On 3 January 1918 Trooper Maher transferred back to the 8th Light Horse Regiment who were now located at Belah in the Gaza Strip. They remained there for several months before moving up to Selmeh. It was here that the regiment participated in a successful attack on Es-Salt commencing on 30 April 1918. In May, the regiment relocated to Wadi-el-Auja, and in June of 1918 they were moved to Solomons Pools. The key battle of Abu Tellul began on 14 July 1918 and the 8th Light Horse Regiment were relocated again, this time to Mussallabeh to defend the heights on the edge of the Judean Hills. Here they came under enemy shelling every day from both the Turkish and German forces.
On the 23 July 1918 there was only light enemy shelling and just two men were injured. One of these was Trooper Maher who required evacuation while the other man was able to remain on duty. Bernard Maher had received a serious shell wound to his right thigh and was treated by the 3rd Light Horse Field Ambulance before eventually being transferred to the 31st General Hospital at Abbassia in Cairo where he remained until 3 November 1918.
He was at an Australian convalescence camp at Helouan when peace was declared on 11 November 1918. He rejoined his 8th Light Horse Regiment who were still on duty at Moascar in Ismailia on 4 March 1919. The regiment then relocated to Minet-el-Gamh where they were utilised in protecting the railway and telegraph lines between Benha and Zagazig. These facilities were constantly being attacked by local tribesmen and therefore daily patrols were necessary. Following disturbances by the natives at Zagazig on 14 May 1919 the regiment relocated their camp to that city and continued their protection duties before returning to Moascar in early June 1919.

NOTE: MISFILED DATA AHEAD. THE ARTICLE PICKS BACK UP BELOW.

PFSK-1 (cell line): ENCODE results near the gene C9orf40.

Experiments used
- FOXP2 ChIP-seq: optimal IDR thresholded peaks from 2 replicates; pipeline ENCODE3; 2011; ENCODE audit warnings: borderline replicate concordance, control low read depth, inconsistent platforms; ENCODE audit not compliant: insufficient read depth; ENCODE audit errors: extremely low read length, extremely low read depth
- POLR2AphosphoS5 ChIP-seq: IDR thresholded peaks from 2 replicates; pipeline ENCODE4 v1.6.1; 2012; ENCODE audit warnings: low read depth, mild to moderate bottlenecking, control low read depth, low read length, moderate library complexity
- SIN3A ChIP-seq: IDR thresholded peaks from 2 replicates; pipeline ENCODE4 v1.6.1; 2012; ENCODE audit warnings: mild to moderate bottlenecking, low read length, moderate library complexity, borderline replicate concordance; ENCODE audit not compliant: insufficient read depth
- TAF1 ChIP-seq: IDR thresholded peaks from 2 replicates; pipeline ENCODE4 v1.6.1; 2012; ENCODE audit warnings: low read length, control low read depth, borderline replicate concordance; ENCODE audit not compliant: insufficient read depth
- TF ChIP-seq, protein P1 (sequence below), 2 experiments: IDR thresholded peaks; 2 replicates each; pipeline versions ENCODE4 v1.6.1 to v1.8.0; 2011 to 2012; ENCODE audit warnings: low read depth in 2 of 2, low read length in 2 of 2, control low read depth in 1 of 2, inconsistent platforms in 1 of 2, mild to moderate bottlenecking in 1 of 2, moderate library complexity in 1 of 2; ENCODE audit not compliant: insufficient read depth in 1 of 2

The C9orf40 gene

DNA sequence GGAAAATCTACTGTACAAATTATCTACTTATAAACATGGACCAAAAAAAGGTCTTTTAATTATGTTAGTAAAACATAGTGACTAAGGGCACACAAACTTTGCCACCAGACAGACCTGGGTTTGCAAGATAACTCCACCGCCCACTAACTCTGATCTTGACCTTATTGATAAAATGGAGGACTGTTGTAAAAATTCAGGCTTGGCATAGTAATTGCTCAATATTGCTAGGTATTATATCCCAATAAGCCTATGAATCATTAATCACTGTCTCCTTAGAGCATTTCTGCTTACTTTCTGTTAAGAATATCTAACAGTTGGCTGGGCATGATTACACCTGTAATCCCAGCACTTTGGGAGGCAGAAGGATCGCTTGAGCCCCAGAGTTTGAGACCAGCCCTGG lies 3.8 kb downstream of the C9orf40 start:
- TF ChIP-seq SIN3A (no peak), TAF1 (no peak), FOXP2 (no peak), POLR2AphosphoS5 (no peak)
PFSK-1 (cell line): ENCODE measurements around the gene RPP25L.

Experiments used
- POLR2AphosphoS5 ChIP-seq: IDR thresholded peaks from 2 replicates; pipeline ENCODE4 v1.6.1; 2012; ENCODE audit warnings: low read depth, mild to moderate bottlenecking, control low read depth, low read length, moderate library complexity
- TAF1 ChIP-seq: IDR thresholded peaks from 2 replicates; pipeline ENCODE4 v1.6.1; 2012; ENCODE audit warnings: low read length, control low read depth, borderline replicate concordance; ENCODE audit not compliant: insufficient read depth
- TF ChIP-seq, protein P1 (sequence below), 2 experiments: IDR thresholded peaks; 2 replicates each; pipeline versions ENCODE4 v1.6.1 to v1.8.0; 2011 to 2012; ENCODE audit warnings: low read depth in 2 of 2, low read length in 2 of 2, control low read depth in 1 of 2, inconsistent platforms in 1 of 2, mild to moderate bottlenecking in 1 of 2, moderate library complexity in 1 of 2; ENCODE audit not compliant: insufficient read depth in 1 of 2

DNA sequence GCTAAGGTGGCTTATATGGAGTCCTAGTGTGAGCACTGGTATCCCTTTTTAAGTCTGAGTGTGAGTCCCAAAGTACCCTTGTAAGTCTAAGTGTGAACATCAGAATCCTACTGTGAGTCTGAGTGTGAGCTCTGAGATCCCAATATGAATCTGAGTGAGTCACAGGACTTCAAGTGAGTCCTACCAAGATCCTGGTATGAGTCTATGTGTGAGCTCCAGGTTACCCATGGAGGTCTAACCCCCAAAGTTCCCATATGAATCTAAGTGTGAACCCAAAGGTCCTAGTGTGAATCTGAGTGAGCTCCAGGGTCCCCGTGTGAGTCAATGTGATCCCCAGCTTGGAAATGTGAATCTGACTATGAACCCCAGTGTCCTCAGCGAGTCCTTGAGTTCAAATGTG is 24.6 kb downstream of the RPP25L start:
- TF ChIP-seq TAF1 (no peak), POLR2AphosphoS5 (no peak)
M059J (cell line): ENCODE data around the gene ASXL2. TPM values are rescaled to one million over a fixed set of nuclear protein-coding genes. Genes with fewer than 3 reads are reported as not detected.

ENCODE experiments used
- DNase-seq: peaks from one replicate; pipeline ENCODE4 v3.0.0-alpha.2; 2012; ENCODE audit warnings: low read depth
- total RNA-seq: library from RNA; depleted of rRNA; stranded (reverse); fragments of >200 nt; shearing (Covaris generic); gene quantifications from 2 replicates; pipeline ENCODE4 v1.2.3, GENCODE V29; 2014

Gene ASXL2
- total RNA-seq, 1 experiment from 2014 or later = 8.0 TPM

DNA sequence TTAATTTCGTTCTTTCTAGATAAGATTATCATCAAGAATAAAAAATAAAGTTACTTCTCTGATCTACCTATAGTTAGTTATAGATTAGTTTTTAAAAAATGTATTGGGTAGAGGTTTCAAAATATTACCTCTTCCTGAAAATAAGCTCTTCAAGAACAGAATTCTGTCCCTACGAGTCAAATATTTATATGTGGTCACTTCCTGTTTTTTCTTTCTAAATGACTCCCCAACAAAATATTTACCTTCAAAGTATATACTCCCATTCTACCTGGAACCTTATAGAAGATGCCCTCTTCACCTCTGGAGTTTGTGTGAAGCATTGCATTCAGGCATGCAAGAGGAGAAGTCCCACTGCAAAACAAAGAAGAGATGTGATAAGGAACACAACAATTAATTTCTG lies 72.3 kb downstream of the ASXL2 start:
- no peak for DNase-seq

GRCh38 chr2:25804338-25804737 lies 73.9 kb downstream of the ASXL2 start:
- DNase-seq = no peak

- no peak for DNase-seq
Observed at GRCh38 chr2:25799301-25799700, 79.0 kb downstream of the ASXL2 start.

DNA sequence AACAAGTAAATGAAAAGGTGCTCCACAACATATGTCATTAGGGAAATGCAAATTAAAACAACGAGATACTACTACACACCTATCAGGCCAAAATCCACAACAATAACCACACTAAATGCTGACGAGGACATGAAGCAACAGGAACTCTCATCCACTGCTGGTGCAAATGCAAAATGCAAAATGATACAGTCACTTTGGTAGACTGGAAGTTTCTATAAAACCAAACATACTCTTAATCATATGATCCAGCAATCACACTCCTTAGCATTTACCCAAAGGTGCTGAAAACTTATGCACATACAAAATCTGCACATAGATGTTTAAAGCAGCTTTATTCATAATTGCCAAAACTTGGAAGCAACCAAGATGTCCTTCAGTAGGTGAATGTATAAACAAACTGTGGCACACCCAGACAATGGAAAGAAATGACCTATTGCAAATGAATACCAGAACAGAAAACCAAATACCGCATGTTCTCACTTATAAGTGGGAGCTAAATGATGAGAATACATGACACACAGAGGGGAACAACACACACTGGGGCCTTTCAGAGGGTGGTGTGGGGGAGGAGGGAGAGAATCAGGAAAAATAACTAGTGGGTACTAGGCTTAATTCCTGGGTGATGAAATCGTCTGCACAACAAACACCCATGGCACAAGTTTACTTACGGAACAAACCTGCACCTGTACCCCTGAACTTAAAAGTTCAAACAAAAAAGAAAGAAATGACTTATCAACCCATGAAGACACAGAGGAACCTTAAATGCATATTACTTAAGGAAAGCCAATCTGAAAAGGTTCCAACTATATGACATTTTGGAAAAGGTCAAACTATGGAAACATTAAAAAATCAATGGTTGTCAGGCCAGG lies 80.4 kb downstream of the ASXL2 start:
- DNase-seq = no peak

The 8th Light Horse Regiment embarked, at Kantara, onboard HT Malta on 3 July 1919 and docked at Port Melbourne on 7 August 1919 and the men were then taken to Victoria Barracks, before being reunited with their families. Bernard initially returned to Laverton and was living on the family property known as ‘Laverton Park’. Bernard Maher was presented with a Shire of Werribee gold medal at a function held in the Mechanic’s Hall in December 1919.
In 1925 Bernard married Lilian Rose Stewart and the couple moved to Clarke Street Northcote. By 1931 Bernard was now employed as a postal worker in the Northcote/Brunswick area and the couple had two children Bernard (Jnr) and Sylvia May. Tragedy struck the family in 1939 when their only son died at the age of 12. At this time the family were still living in Brunswick. By the early 1940’s the family moved to live in East Brunswick and Bernard was still employed with the postal service.
Bernard Maher continued working in the postal service until his unexpected death on 26 December 1958 at the age of 61. He is buried within the Melbourne General Cemetery, alongside his father, Bernard Joseph, and his sister, Florence Barden, in the immediacy to the final resting place of his mother, Margaret Maher, all within unmarked graves. Lillian Rose Maher remained living at East Brunswick until she passed away on 19 October 1962 at the age of 58. Lillian is interred at the Fawkner Memorial Park.